Thursday, March 11, 2010
Red’s Donuts owner Matthew O’Donnell got a call a few months ago from a woman asking if he would ship a dozen coconut-sprinkled donuts to Detroit for her brother’s 60th birthday. The woman explained he was stationed in Monterey 40 years ago and the only thing he talked about was donuts from Red’s. O’Donnell sent them by overnight air.
This wasn’t the first time he has been asked to ship donuts around the country. That type of long-range loyalty is a major reason O’Donnell and his sister, Kathy Saunders, are celebrating 60 years at their Alvarado Street location this Monday, March 15. Their father, Herman “Red” O’Donnell, opened the Monterey Red’s in 1950. The Seaside location – originally in University Plaza – opened in 1964 and moved to its current location on Fremont Boulevard in 1986.
Six decades after the debut donut, Red’s is still cooking, at the rate of 300 dozen donuts every day, at their Seaside location. The assorted treats then go out all over the Peninsula: to cafés, grocery stores, schools and the Monterey shop.
“My favorite donut has always been the glazed, especially when it’s fresh and hot,” O’Donnell says. “Though my doctor keeps telling me to stop eating them.”
O’Donnell and Saunders sit at window chairs in the Seaside Red’s. They recall growing up with three siblings and parents who owned a sweet eatery.
“We were the most popular kids growing up,” O’Donnell says with a child-like laugh. “All the other kids at San Carlos school said how lucky we were to go to a donut shop after school.”
O’Donnell would follow his dad around while he worked, wanting to know every part of the process. “I used to ask all kinds of questions: ‘What’re you doing now? What’re you doing now?’ He would calmly look down at me and say, ‘Just watch, Matt, you’ll see.’”
“Women would get in arguments over who was in line first. Everyone wanted those chocolate cake donuts.”
He pauses, then turns to his sister. “I was thinking about that the other day,” he says. “How I used to ask Dad all those questions, and he must have enjoyed working with all us kids.”
“We didn’t think we would make it this far,” she replies. “But here we are. We’re like the neighborhood bar, but with donuts and coffee. Everyone comes here.”
• • •
It is early morning on Alvarado Street. A dozen cracked, blue stools sit firmly under a fading, bright yellow vinyl countertop. Old photos of Red O’Donnell hang on the wall, slightly tilted. About 20 donut varieties glisten plumply in the display case.
Evelyn Rosales has been serving regulars here for 17 years and knows most customers by name.
“Come to get your donut fix?” she asks an elderly woman who wanders in.
“I need coffee,” the woman says.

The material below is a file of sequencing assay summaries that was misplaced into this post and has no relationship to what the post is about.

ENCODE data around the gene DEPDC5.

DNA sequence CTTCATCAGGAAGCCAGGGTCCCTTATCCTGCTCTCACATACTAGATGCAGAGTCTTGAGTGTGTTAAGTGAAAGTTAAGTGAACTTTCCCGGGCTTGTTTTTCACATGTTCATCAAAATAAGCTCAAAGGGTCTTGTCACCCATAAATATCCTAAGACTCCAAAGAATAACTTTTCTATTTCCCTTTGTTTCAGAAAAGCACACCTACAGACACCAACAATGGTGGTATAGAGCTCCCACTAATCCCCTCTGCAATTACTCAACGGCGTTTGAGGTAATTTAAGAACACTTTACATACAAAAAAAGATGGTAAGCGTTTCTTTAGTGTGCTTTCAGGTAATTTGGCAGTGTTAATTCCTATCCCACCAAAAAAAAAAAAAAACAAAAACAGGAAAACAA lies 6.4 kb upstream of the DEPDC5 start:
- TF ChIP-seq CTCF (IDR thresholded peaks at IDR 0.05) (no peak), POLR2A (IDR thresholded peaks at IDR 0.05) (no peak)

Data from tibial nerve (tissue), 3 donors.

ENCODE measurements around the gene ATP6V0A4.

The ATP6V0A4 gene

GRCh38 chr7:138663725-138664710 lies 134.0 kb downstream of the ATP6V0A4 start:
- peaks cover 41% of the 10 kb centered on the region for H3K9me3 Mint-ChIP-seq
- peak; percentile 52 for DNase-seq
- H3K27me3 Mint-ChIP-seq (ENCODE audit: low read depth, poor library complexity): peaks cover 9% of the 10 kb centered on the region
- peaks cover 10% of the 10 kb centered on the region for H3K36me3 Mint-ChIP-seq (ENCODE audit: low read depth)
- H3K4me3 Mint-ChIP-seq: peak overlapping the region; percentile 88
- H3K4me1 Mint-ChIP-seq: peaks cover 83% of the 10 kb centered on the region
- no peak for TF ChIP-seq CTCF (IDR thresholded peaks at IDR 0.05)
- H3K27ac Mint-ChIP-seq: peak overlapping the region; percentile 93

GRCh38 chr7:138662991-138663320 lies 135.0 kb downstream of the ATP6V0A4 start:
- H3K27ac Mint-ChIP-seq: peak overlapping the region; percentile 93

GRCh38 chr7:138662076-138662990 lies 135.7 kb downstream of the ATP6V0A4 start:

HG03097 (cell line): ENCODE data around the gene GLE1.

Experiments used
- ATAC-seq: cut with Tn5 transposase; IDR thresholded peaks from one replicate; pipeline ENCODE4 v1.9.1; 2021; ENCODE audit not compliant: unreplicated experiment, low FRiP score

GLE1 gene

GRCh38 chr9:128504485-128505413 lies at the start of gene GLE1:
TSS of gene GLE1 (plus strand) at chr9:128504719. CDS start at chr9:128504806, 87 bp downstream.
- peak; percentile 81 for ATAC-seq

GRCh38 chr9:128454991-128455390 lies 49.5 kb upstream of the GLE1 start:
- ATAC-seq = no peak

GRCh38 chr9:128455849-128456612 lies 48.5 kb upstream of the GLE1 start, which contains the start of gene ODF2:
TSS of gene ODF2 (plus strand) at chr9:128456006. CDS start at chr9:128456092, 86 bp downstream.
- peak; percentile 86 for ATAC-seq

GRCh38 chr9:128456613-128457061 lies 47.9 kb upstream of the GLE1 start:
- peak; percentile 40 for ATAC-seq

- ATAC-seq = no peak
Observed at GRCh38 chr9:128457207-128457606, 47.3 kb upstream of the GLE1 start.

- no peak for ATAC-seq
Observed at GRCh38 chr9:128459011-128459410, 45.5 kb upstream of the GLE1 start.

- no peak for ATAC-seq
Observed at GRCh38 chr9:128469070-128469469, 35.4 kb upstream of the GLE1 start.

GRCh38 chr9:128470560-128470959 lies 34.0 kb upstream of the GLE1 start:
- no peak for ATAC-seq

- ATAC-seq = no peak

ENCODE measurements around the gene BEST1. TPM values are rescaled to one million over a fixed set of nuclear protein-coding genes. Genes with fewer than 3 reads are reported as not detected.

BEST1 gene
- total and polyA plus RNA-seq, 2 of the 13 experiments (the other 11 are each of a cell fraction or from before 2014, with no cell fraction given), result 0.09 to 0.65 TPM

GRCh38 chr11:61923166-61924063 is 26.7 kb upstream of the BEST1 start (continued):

“Yeah… you need coffee!”
A few minutes later, an older gentleman – who has been sitting at the far end of the counter downing two chocolate donuts and black coffee – speaks up.
“Can I get two more glazed chocolate?” he asks.
“At this rate, I’m not going to have any left for the 10:30am crew!” Rosales jokes.
She claims it is this friendly atmosphere that has sustained the morning donut hangout for so long.
“This place is about passing down traditions. Many generations have come through here. It’s a comfortable place,” she says.
Sophie Muller agrees, and she would know. She worked behind the counter in Monterey for 37 years. Now retired, she reminisces about her long-time job.
“It was great. I met so many people there who are still good friends of mine,” she says, laughing. “It was small, but just super friendly. It was like making a new friend everyday.”
She still marvels at how people would check back just to see if it was still there.
“Sometimes the service men from the Presidio would go overseas and, years later, they would come back to Monterey just to see if Red’s was still there.”
She also remembers the 25th anniversary in 1975. They had a dozen chocolate cake donuts for $0.90.
“Women would get in arguments over who was in line first,” Muller says. “Because everyone wanted those chocolate cake donuts.”
Prices have changed a bit since 1950. Then, a glazed donut sold for a nickel and a dozen could be had for 50 cents. Now, a single donut is 70 cents, while a dozen costs $7. For the anniversary date (March 15), O’Donnell is cutting that dozen down to $3.
Regardless of price, the integrity of Red’s Donuts has not changed. Sitting in the Seaside shop, O’Donnell explains how, like the donuts, their preparation methods are old-fashioned: No machinery. Each wad of dough is hand-rolled and cut into the shape.
Suddenly he stops. “Frank!” he yells at a customer. “Don’t start any trouble now or you’ll have to go sit down at the other end of the counter!”
The donut process, he explains, is a long one which starts at 4pm, preparing glazes and mix, and they cook through the night. Early risers can pick up a fresh donut as early as 4am in Seaside.
And that’s the donut hole truth.